nobody movie_Documentary Series Lights Up Indiana’s Waterways – 89.3 WFPL News Louisville

From Wabash to Ohio, Hoosiers throughout history have built their livelihoods and cultures around rivers.

That’s why Indiana Humanities, an Indianapolis-based nonprofit, is spotlighting the state’s waterways with a documentary series.

“We felt it was important to tell these stories so that people could see themselves represented in the film, their communities represented,” said Jackie Rodriguez, the group’s communications manager. “And then also raise awareness of important issues that our environment is currently facing, that our waterways are currently facing.”

The group is hosting free screenings of six original short films about Hoosiers’ relationship with rivers and the creatures that live in them. The tour will stop in Corydon on Wednesday evening where some of the filmmakers will be taking questions from viewers.

The films feature stories from across the state, including a couple from southern Indiana.

Katelyn Calhoun’s documentary Hellbender in the Blue details efforts to reintroduce North America’s largest salamander to the Blue River, which flows through Crawford, Harrison and Washington counties.

“They’re kind of slimy and ugly, and it’s wonderful,” Calhoun said. “I’m a huge fan. And I have an affinity for making a seemingly unlovable thing loveable when it comes to my films.”

The Hellbender salamander can grow to over two feet in length. They are found in decreasing numbers throughout the eastern United States. In Indiana they are threatened with extinction.

Calhoun said the people working to restore the Hellbender population are as much the stars of the documentary as the slimy creatures themselves.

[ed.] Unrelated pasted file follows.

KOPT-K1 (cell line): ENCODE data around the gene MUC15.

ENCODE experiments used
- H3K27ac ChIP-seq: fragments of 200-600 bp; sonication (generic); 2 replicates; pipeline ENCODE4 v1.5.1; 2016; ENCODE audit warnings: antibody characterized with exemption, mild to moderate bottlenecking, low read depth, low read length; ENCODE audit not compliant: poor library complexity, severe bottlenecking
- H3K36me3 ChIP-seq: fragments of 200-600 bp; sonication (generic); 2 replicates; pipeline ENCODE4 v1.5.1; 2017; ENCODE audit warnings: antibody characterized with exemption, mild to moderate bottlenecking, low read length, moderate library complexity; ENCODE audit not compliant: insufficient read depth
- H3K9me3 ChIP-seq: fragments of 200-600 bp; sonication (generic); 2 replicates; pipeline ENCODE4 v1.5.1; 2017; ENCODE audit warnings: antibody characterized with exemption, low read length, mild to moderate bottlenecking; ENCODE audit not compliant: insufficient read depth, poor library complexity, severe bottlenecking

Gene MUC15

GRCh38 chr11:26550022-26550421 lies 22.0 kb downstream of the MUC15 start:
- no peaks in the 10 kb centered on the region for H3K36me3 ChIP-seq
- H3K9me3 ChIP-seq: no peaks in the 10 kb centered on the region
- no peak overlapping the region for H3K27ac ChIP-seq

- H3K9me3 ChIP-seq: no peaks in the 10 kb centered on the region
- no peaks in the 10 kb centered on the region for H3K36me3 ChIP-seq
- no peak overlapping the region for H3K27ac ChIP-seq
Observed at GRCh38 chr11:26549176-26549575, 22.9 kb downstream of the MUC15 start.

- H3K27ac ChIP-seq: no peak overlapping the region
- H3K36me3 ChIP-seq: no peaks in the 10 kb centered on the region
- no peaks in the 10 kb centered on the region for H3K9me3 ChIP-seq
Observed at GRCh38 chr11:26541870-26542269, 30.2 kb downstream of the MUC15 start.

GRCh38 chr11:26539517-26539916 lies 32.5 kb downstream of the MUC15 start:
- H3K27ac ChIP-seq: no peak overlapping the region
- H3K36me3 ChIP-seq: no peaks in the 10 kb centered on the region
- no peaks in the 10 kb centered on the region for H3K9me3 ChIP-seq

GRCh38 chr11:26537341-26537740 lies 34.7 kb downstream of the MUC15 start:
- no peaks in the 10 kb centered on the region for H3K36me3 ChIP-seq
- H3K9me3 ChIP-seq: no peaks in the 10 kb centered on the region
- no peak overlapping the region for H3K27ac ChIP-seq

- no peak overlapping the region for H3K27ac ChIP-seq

“It’s based a bit on Purdue, but there are people in Indianapolis working on it,” Calhoun said. “There are people in Evansville, there are people in Fort Wayne who just help raise these animals in the zoo so they can then release them into the Blue River. Although it’s really only found in the Blue River at the moment, people everywhere are trying to bring it [up] to their previous numbers.”

The Net Makers, directed by Hannah Lindgren, features two traditional fishing net makers in southern Indiana. One of the test persons has spent his whole life in the craft, another is active in the fifth generation of his family.

The men use their creations to catch fish in the White and Wabash rivers, which they then sell in their community. Lindgren said the documentary is about their relationship with the craft and the changes they’ve seen in the environment throughout their careers.

“It’s really a dying art,” Lindgren said. “These men put these hoop nets together by hand, sometimes with thousands upon thousands of individual knots.”

Lindgren said she has a special emotional connection to the subject because her grandfather is from southern Indiana. He died during filming.

“So I really just felt related to those men, and they reminded me of him so much,” Lindgren said. “It was particularly poignant for me, but I just felt like her story needed to be told. Nobody really knew this craft and they are some of the last people doing it.”

The Corydon show is one of the original nine scheduled stops on the Indiana Waterways tour, but organizers have since extended the series through the summer.

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